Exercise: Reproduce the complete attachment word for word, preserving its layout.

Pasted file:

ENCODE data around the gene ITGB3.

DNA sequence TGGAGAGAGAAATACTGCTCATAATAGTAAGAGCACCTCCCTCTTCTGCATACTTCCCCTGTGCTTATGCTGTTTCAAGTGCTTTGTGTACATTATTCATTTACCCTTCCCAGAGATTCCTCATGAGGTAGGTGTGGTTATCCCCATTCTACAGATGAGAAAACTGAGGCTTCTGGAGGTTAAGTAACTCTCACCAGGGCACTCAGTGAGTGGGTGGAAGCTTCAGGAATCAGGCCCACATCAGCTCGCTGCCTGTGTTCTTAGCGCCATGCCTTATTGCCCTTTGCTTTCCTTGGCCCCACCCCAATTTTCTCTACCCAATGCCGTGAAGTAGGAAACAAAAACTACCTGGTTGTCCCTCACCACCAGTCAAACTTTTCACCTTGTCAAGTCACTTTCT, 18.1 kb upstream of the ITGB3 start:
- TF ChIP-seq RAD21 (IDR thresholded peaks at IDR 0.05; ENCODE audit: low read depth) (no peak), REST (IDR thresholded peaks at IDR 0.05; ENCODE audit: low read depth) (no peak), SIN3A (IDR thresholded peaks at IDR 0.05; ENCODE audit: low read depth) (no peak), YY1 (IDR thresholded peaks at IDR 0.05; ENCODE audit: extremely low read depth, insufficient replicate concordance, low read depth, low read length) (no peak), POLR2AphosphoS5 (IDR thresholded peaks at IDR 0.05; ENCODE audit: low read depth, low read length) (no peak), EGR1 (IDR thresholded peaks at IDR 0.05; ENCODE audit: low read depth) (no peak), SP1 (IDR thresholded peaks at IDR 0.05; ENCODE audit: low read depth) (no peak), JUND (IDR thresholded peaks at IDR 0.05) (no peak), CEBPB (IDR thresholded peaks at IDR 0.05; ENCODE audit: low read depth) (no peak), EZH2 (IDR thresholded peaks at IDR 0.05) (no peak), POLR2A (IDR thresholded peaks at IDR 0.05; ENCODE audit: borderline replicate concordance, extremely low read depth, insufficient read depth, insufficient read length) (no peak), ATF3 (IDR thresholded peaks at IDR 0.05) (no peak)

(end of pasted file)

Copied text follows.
ENCODE data around the gene ITGB3.

DNA sequence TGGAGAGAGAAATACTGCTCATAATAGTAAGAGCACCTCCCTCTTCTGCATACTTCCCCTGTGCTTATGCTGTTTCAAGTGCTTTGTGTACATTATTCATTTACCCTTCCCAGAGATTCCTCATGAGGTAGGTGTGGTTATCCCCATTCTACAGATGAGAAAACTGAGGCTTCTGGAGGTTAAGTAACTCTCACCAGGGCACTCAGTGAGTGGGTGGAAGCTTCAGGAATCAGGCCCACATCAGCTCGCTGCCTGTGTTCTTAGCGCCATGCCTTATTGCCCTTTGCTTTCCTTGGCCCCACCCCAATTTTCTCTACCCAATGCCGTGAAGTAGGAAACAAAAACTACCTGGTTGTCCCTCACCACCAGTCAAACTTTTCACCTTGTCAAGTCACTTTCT, 18.1 kb upstream of the ITGB3 start:
- TF ChIP-seq RAD21 (IDR thresholded peaks at IDR 0.05; ENCODE audit: low read depth) (no peak), REST (IDR thresholded peaks at IDR 0.05; ENCODE audit: low read depth) (no peak), SIN3A (IDR thresholded peaks at IDR 0.05; ENCODE audit: low read depth) (no peak), YY1 (IDR thresholded peaks at IDR 0.05; ENCODE audit: extremely low read depth, insufficient replicate concordance, low read depth, low read length) (no peak), POLR2AphosphoS5 (IDR thresholded peaks at IDR 0.05; ENCODE audit: low read depth, low read length) (no peak), EGR1 (IDR thresholded peaks at IDR 0.05; ENCODE audit: low read depth) (no peak), SP1 (IDR thresholded peaks at IDR 0.05; ENCODE audit: low read depth) (no peak), JUND (IDR thresholded peaks at IDR 0.05) (no peak), CEBPB (IDR thresholded peaks at IDR 0.05; ENCODE audit: low read depth) (no peak), EZH2 (IDR thresholded peaks at IDR 0.05) (no peak), POLR2A (IDR thresholded peaks at IDR 0.05; ENCODE audit: borderline replicate concordance, extremely low read depth, insufficient read depth, insufficient read length) (no peak), ATF3 (IDR thresholded peaks at IDR 0.05) (no peak)